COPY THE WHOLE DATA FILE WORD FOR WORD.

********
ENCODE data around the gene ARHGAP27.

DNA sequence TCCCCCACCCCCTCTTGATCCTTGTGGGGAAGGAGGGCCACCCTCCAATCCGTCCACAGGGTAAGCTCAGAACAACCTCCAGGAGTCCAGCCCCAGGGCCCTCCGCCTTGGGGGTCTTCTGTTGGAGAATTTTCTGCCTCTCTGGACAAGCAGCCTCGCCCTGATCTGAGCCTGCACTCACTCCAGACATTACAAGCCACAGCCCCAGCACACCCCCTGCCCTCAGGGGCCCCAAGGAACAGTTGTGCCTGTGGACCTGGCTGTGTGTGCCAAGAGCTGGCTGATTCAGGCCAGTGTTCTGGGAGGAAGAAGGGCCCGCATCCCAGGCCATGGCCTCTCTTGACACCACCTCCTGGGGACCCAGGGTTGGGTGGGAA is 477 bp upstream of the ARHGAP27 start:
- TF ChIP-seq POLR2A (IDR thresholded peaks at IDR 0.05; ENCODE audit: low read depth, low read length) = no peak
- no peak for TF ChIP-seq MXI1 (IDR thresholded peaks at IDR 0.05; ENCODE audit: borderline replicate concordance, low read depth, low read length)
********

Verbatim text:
ENCODE data around the gene ARHGAP27.

DNA sequence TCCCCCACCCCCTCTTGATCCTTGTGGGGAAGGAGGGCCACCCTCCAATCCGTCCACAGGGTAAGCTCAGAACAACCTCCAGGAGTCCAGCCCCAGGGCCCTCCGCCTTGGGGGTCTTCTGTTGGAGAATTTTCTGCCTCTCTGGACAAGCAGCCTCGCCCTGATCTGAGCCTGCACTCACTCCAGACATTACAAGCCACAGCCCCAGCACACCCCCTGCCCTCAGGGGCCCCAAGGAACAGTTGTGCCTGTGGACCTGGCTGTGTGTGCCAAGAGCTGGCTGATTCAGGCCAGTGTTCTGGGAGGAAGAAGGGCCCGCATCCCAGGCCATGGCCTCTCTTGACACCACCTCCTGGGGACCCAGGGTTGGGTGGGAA is 477 bp upstream of the ARHGAP27 start:
- TF ChIP-seq POLR2A (IDR thresholded peaks at IDR 0.05; ENCODE audit: low read depth, low read length) = no peak
- no peak for TF ChIP-seq MXI1 (IDR thresholded peaks at IDR 0.05; ENCODE audit: borderline replicate concordance, low read depth, low read length)